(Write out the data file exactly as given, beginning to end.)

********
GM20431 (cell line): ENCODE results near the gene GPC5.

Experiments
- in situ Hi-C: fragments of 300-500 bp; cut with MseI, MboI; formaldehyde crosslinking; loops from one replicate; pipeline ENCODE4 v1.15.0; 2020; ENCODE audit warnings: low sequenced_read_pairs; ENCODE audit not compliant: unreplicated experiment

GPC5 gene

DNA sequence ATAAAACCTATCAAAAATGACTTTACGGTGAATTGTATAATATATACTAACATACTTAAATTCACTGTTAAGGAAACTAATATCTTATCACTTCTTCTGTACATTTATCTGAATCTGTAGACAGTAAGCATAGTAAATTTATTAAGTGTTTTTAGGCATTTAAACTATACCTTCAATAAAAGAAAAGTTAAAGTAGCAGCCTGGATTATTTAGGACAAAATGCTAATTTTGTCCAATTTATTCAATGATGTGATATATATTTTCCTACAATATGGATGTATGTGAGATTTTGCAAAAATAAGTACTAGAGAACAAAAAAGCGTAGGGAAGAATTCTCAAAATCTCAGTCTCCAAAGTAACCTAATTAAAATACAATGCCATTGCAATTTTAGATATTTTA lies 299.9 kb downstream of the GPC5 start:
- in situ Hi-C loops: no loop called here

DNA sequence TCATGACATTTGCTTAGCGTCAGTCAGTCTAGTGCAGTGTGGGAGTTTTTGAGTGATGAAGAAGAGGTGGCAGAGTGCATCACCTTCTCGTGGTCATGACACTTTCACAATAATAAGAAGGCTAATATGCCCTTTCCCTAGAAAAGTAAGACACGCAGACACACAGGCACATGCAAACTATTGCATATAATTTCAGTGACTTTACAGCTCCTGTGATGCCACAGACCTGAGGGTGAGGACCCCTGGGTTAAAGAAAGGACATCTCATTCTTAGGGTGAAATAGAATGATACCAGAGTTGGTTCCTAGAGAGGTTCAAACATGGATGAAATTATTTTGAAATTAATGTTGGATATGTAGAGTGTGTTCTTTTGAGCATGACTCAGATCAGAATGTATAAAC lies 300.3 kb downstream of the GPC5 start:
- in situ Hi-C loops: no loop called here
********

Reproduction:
GM20431 (cell line): ENCODE results near the gene GPC5.

Experiments
- in situ Hi-C: fragments of 300-500 bp; cut with MseI, MboI; formaldehyde crosslinking; loops from one replicate; pipeline ENCODE4 v1.15.0; 2020; ENCODE audit warnings: low sequenced_read_pairs; ENCODE audit not compliant: unreplicated experiment

GPC5 gene

DNA sequence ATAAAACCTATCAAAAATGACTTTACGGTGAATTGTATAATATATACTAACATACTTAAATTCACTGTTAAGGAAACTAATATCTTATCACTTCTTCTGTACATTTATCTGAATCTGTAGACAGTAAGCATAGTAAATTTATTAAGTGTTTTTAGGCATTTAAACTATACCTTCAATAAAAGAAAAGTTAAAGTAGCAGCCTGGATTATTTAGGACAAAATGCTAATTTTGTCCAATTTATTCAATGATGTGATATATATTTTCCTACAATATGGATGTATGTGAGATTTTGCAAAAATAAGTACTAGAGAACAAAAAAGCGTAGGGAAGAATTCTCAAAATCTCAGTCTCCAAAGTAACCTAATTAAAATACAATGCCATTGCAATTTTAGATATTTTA lies 299.9 kb downstream of the GPC5 start:
- in situ Hi-C loops: no loop called here

DNA sequence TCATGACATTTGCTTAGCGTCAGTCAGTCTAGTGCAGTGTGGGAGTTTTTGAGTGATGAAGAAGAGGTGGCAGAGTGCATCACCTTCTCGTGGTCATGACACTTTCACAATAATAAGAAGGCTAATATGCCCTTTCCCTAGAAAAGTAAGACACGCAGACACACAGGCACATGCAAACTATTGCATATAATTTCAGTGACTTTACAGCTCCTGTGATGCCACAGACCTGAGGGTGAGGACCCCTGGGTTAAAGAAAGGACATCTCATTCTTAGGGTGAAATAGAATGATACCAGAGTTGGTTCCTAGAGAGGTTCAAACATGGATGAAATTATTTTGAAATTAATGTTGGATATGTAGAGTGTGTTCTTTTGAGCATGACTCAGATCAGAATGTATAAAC lies 300.3 kb downstream of the GPC5 start:
- in situ Hi-C loops: no loop called here